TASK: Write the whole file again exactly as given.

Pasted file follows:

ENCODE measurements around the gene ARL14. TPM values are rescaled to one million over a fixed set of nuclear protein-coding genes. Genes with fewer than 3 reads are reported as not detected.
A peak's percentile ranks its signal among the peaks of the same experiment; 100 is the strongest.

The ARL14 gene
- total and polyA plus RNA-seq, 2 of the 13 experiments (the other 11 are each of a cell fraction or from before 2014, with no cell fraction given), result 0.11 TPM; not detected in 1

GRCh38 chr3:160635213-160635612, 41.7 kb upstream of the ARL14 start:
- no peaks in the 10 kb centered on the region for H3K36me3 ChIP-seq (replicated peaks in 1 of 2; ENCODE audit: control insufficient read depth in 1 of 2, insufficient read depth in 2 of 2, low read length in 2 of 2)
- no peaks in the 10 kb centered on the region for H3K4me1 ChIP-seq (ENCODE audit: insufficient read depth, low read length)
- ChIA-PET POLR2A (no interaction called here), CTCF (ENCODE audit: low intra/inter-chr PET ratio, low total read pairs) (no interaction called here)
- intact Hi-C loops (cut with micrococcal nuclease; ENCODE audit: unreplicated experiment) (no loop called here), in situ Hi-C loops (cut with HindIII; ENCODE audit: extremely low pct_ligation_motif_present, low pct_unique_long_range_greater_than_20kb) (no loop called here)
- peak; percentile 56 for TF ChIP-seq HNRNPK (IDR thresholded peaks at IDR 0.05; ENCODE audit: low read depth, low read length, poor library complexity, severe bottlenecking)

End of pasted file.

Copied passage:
ENCODE measurements around the gene ARL14. TPM values are rescaled to one million over a fixed set of nuclear protein-coding genes. Genes with fewer than 3 reads are reported as not detected.
A peak's percentile ranks its signal among the peaks of the same experiment; 100 is the strongest.

The ARL14 gene
- total and polyA plus RNA-seq, 2 of the 13 experiments (the other 11 are each of a cell fraction or from before 2014, with no cell fraction given), result 0.11 TPM; not detected in 1

GRCh38 chr3:160635213-160635612, 41.7 kb upstream of the ARL14 start:
- no peaks in the 10 kb centered on the region for H3K36me3 ChIP-seq (replicated peaks in 1 of 2; ENCODE audit: control insufficient read depth in 1 of 2, insufficient read depth in 2 of 2, low read length in 2 of 2)
- no peaks in the 10 kb centered on the region for H3K4me1 ChIP-seq (ENCODE audit: insufficient read depth, low read length)
- ChIA-PET POLR2A (no interaction called here), CTCF (ENCODE audit: low intra/inter-chr PET ratio, low total read pairs) (no interaction called here)
- intact Hi-C loops (cut with micrococcal nuclease; ENCODE audit: unreplicated experiment) (no loop called here), in situ Hi-C loops (cut with HindIII; ENCODE audit: extremely low pct_ligation_motif_present, low pct_unique_long_range_greater_than_20kb) (no loop called here)
- peak; percentile 56 for TF ChIP-seq HNRNPK (IDR thresholded peaks at IDR 0.05; ENCODE audit: low read depth, low read length, poor library complexity, severe bottlenecking)